Calling attention to a crime that affects one out of six American women, President Obama on Tuesday signed a proclamation observing January as “National Stalking Awareness Month.”
In a statement, the president urged Americans to “recognize the signs of stalking, acknowledge stalking as a serious crime and urge those affected not to be afraid to speak out or ask for help.”
2014 marks the 10th anniversary of National Stalking Awareness Month, bringing to the forefront a crime that affects more than 6.5 million adults each year, according to the Stalking Resource Center and the National Center for Victims of Crime.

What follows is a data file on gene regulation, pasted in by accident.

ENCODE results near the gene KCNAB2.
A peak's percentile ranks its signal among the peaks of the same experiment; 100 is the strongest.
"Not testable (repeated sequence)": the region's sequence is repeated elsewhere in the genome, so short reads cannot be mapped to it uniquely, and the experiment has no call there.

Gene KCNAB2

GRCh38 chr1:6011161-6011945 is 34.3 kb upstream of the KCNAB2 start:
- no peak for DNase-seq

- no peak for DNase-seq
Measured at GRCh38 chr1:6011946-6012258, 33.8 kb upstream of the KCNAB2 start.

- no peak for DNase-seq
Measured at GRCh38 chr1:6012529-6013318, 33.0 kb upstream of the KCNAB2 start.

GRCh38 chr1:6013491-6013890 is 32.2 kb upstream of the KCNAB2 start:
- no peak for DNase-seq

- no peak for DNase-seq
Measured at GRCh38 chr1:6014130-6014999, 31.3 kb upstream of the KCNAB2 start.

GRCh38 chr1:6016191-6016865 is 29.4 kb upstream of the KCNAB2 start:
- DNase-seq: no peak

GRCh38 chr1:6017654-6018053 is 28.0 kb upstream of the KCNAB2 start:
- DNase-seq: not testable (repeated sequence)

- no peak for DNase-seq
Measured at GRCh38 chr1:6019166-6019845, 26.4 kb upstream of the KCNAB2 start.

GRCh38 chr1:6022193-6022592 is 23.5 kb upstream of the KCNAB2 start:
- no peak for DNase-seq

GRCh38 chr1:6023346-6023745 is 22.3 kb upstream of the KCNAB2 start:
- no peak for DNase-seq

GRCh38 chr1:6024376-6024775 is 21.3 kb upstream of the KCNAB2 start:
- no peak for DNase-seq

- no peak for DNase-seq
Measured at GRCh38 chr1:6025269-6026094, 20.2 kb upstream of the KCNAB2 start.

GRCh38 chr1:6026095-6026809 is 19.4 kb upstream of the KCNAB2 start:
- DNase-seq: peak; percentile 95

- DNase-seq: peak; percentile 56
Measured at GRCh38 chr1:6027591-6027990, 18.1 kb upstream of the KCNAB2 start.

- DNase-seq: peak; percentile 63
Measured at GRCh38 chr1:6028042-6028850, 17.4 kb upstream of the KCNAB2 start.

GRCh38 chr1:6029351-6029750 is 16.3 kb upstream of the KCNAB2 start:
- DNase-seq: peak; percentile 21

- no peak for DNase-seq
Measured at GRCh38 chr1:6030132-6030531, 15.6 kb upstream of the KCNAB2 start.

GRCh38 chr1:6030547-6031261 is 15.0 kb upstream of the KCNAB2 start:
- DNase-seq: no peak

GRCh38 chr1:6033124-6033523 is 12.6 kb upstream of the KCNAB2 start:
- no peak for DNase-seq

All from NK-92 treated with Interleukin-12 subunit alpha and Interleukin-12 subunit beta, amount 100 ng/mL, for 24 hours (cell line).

“Many victims suffer from anxiety, depression, and insomnia, and some are forced to move or change jobs,” Mr. Obama said in his proclamation. “Stalking all too often goes unreported, yet it also tends to escalate over time, putting victims at risk of sexual assault, physical abuse or homicide.”
The president also cited the Violence Against Women Reauthorization Act, which he signed into law last March, as a vital piece of legislation for the victims of stalking.
Mr. Obama issued the proclamation while on holiday vacation in Hawaii.
On Tuesday, he also issued proclamations recognizing January as “National Mentoring Month” and “National Slavery and Human Trafficking Prevention Month.”